Jebel Kujur

“Clean and well stocked”, are the two words that you are likely to use if you were asked to describe Okoth’s shop in komarocks in Nairobi. That heavy capital and great care has gone into setting up the shop is obvious even to a passerby. If the shop had a name like okoth’s road side store, or bidii yako highway shop, maybe you wouldn’t care more than the cold soda that might have brought you to the shop. But the shop has a strange name; Jebel Kujur.

If you are anything like me, you wouldn’t go without having Okoth explain the name. Jebel Kujur is a market in Juba south Sudan. But why call a shop in the east lands of Nairobi jebel Kujur? Well, brace yourself for the answer I got: 

Three years ago Okoth came to Nairobi like many young men and ladies to look for employment; as Okoth came to learn later; Nairobi has no respect for college diplomas; for a whole year he combed the whole city for a job without success.
Somebody once said that opportunity comes dressed in an overall and looks like work, for Okoth this saying is true. Opportunity came to him disguised as his cousin Owino who needed assistance to find a vacant house in Komarocks.
Owino was coming back from juba where he had been since the comprehensive peace agreement was signed in 2005. “Juba is ripe my brother”    those are the words that Owino kept blasting in Okoth’s ears. “Go sell anything in Juba and you will make money, I say anything “Owino continued.
Anyone else would have dismissed Owino’s assertions as an effect of the jetlag or the excitement of being back from a foreign country, but Okoth took him seriously.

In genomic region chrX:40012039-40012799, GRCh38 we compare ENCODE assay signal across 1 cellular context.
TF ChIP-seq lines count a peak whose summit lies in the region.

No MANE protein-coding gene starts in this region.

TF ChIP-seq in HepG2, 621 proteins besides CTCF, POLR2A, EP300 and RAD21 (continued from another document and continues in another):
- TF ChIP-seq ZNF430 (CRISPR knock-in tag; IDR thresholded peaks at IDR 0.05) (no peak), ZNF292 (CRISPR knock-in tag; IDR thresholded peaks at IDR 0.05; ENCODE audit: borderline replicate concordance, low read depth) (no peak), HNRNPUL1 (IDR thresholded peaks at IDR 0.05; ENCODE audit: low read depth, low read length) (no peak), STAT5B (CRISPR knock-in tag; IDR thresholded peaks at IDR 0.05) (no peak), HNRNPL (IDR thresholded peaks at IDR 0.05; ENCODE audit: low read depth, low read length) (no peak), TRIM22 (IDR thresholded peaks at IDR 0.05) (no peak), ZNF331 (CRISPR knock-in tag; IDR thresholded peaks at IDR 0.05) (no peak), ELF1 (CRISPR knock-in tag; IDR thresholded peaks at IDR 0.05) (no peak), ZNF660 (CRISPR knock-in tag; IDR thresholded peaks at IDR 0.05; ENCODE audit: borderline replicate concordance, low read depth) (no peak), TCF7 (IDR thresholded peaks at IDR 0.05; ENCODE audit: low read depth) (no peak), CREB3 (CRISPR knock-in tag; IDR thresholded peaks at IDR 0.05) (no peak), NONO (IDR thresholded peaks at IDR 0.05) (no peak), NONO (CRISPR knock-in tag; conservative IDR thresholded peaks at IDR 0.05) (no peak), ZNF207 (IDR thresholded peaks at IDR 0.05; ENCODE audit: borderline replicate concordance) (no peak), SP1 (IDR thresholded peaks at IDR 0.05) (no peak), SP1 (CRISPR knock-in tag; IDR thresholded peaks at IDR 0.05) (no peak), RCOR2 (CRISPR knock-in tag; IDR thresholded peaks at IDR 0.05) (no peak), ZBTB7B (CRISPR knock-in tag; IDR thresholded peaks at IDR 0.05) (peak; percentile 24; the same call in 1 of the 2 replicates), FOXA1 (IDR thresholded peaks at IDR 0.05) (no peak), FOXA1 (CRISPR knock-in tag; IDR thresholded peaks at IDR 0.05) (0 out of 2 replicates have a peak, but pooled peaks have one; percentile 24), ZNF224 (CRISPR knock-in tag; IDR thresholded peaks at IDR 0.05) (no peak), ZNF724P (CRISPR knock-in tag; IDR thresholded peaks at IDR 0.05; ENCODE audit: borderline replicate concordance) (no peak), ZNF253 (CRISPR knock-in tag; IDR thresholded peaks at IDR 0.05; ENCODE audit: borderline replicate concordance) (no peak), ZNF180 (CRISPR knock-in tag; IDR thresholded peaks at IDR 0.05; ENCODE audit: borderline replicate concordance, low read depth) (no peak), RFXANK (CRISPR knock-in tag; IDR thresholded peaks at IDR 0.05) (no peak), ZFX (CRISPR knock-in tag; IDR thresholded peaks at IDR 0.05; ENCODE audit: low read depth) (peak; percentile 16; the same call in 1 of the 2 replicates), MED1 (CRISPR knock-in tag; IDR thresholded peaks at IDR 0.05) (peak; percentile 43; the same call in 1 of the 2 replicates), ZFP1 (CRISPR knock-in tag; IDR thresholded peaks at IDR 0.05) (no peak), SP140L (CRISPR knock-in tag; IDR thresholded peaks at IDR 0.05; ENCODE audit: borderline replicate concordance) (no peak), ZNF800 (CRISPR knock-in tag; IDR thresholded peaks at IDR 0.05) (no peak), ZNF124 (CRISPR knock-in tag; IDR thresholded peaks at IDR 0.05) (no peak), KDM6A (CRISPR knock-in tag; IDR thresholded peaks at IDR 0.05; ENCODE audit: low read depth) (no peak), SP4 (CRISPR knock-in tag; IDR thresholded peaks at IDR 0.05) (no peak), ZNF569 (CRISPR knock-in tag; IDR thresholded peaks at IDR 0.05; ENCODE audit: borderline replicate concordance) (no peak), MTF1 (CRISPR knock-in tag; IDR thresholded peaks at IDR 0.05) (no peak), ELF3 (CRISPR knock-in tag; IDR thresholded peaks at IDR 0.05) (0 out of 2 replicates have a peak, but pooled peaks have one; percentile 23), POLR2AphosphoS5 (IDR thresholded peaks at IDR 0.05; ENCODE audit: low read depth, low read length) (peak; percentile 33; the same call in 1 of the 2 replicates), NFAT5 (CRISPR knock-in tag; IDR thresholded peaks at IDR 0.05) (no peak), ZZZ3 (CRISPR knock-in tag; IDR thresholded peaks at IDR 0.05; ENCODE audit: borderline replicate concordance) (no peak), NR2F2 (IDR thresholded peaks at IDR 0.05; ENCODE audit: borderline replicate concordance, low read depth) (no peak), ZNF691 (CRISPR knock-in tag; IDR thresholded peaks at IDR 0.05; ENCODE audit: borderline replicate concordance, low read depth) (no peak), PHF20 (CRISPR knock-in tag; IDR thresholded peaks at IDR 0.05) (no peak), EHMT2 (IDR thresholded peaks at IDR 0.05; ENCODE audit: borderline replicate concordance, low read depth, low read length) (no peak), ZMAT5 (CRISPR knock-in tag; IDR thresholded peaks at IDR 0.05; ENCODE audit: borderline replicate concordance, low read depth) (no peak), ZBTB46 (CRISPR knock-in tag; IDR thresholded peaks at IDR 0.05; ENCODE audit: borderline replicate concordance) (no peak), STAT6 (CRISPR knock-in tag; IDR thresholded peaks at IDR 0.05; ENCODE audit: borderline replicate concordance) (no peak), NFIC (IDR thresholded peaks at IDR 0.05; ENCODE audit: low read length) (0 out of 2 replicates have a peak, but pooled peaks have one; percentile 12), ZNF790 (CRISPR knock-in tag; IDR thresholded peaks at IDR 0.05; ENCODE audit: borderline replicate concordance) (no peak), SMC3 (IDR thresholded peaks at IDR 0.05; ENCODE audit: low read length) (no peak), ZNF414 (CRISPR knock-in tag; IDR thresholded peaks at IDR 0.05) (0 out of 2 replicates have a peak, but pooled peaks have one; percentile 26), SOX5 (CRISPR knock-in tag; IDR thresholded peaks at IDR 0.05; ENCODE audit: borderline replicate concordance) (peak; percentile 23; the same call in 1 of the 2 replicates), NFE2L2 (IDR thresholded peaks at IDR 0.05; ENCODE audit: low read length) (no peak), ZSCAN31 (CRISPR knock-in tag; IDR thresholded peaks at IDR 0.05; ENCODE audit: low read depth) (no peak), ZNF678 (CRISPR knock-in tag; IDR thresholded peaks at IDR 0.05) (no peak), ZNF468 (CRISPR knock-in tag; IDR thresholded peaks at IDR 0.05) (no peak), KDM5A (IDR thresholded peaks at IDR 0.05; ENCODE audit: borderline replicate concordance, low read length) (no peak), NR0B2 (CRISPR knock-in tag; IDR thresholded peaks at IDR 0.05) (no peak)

To the shock of Owino, friends and relatives, Okoth announced that he was going to try his luck in Juba.
On the 15th day of  September the year 2009,armed with 15000 Kenya shillings(200 USD) borrowed from a dozen relatives, Okoth set out for juba with two luggage’s one with his clothes and personal effects and the other with audio CD’S.
After 26 hours on the road, Okoth arrived at customs bus stop in Juba town. He was received by pastor Kato, a friend of Owino.
Unfortunately pastor Kato was leaving to Rumbek the following day and was to be there for six on his second day in juba, Okoth was alone in a foreign country, broke and with no acquaintances or friends.
But maybe this is what activated Okoth’s survival instincts, that so him sell at the jebel Kujur market, all the audio CD’s that he had brought from Nairobi in a week.
 A business had been born, for slightly more than a year Okoth sold audio CD’S at the jebel market.
In January 2011 when Okoth decided to come back to Nairobi for fear of chaos that were feared to arise after the south Sudan’s vote for cessation from the larger Sudan, he wore on his face a big smile, a smile that only Owino could understand.
Until today the words Jebel Kujur are dear to Okoth. The jebel Kujur shop in Komarocks is not just a shop, but a firstborn child of okoth’s business being. That’s why it must be clean and well fed (stocked).

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